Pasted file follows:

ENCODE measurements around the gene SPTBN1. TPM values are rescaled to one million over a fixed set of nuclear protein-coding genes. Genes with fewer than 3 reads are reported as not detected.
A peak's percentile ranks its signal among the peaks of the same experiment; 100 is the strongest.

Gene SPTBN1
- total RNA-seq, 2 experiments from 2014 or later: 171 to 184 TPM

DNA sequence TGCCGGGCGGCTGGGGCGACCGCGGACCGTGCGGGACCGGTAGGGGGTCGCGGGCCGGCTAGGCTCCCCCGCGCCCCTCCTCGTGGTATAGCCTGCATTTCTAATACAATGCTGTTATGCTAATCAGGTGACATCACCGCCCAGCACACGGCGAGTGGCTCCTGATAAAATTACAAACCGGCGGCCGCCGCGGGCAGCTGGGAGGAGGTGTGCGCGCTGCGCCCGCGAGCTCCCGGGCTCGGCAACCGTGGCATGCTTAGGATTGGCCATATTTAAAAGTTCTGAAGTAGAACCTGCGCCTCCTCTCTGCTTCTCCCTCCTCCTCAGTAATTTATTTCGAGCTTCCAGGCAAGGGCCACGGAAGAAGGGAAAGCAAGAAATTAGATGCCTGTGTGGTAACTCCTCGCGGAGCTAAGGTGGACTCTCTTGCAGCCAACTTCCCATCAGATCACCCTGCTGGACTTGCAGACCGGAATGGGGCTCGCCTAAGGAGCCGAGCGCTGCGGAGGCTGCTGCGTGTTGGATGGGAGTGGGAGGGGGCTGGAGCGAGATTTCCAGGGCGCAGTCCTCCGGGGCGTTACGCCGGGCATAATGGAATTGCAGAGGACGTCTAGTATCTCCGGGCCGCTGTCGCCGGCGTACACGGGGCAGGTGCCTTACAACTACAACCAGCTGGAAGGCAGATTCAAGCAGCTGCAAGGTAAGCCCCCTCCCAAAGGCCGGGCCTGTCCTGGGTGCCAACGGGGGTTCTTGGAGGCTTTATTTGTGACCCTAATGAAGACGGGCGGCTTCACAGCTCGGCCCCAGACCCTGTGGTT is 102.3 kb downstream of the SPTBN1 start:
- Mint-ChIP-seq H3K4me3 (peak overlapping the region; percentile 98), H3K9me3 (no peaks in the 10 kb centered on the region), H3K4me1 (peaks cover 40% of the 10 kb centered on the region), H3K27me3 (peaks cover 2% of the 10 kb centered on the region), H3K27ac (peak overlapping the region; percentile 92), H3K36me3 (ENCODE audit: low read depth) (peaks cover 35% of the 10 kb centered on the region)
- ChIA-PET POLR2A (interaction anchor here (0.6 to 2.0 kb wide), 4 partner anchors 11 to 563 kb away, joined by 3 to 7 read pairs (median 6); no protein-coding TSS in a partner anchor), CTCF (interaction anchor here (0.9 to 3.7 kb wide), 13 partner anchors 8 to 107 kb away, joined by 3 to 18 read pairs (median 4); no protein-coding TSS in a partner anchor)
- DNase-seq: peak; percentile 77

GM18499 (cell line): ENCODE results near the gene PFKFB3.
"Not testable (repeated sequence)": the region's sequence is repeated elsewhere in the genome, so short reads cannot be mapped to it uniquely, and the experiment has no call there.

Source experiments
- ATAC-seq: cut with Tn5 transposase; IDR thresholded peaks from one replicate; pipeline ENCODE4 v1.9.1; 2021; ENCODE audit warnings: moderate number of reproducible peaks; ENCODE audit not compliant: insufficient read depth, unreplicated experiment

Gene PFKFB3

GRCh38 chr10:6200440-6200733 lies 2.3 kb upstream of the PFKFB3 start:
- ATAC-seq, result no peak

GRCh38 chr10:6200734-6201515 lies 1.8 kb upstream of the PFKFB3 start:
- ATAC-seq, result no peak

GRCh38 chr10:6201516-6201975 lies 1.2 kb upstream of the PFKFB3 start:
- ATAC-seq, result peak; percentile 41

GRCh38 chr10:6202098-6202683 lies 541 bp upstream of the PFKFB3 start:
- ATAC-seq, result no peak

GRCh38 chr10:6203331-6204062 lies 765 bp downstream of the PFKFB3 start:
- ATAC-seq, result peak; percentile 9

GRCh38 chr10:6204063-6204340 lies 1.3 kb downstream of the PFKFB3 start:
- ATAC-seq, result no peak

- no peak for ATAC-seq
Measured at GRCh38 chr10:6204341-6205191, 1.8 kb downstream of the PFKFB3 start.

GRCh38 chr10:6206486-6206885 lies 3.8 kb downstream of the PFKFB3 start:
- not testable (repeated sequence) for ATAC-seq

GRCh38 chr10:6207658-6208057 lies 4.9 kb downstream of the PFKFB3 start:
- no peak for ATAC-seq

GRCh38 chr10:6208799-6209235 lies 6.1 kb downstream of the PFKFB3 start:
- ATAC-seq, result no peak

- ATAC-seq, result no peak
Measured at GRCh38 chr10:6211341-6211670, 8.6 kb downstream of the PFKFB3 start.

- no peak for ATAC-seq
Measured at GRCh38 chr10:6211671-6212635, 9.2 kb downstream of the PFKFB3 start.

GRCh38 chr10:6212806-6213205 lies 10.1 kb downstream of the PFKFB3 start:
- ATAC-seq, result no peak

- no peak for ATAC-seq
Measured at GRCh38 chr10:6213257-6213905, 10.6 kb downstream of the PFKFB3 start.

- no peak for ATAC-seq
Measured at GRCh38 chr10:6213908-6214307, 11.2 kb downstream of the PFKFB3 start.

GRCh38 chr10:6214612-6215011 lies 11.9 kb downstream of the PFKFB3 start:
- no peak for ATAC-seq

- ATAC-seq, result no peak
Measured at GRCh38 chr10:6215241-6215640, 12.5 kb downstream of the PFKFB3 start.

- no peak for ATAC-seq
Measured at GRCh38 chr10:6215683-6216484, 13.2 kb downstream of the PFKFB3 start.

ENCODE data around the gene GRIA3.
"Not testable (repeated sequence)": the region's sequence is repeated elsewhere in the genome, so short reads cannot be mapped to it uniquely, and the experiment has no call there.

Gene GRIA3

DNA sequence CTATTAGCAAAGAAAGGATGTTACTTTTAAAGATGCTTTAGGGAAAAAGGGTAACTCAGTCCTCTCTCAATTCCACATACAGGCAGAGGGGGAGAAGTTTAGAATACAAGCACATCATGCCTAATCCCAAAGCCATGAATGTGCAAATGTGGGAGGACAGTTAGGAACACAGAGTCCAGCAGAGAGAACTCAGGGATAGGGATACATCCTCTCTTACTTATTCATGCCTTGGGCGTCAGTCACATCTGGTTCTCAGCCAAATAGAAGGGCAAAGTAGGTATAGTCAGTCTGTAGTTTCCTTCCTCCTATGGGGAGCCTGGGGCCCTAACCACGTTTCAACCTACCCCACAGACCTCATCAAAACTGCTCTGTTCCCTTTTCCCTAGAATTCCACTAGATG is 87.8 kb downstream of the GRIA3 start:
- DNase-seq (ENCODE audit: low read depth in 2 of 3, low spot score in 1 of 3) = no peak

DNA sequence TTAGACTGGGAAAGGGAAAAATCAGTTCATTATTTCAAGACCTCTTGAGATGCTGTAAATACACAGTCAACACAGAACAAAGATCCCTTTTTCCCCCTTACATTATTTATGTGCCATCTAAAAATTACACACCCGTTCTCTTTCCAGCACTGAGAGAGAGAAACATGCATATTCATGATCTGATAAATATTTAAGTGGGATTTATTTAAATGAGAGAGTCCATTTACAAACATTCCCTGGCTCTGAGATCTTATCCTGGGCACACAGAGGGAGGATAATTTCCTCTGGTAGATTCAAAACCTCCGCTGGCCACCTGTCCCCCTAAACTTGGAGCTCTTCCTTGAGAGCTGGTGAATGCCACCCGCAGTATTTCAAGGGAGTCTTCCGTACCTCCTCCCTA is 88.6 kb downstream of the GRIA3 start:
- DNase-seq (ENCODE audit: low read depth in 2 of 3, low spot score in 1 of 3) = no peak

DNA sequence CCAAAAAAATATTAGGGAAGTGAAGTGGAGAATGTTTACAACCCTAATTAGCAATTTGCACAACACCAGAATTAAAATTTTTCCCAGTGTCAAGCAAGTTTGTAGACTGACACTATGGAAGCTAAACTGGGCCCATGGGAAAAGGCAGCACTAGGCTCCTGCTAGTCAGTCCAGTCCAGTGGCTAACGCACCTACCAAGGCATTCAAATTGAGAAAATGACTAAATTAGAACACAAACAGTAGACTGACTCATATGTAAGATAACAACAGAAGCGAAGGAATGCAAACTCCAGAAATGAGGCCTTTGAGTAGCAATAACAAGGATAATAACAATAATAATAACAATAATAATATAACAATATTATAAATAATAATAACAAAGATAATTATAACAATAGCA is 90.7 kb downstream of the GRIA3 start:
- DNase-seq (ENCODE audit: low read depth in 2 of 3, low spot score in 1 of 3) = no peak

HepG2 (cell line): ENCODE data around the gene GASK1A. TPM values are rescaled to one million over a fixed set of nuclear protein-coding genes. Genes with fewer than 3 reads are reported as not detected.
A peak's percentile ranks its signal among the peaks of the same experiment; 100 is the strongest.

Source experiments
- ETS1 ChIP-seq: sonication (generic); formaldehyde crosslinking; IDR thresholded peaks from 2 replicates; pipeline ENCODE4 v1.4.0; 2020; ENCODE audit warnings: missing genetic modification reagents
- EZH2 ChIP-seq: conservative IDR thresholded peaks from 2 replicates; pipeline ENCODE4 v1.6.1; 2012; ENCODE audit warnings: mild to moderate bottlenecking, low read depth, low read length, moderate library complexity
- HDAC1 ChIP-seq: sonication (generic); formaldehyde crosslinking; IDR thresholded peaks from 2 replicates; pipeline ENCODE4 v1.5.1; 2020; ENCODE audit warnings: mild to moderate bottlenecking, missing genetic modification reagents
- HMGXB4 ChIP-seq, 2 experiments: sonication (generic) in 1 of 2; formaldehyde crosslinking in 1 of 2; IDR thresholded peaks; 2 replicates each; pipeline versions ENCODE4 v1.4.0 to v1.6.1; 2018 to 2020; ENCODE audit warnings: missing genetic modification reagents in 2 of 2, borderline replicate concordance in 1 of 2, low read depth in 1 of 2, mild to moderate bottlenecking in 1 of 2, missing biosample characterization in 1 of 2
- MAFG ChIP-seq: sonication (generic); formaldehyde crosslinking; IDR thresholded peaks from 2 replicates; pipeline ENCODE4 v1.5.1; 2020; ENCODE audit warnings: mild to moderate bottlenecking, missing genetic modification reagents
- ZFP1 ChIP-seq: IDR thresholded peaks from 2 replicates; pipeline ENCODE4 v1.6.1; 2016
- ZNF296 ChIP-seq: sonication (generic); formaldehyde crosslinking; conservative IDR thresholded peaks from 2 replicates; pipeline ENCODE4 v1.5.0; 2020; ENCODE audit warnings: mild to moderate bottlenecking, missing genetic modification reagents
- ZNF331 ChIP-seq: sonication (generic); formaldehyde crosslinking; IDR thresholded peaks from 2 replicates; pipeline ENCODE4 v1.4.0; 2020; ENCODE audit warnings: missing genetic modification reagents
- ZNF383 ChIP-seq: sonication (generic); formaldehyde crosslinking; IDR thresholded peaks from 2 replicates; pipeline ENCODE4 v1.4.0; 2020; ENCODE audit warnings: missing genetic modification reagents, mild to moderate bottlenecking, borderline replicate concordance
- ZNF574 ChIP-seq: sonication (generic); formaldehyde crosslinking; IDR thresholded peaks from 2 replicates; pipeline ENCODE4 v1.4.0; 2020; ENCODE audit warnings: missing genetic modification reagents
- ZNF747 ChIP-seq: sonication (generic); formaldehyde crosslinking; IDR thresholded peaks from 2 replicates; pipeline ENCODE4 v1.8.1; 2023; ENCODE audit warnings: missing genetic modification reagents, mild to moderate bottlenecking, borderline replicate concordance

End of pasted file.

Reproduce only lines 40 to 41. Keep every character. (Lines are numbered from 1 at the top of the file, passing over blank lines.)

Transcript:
- no peak for ATAC-seq
Measured at GRCh38 chr10:6213257-6213905, 10.6 kb downstream of the PFKFB3 start.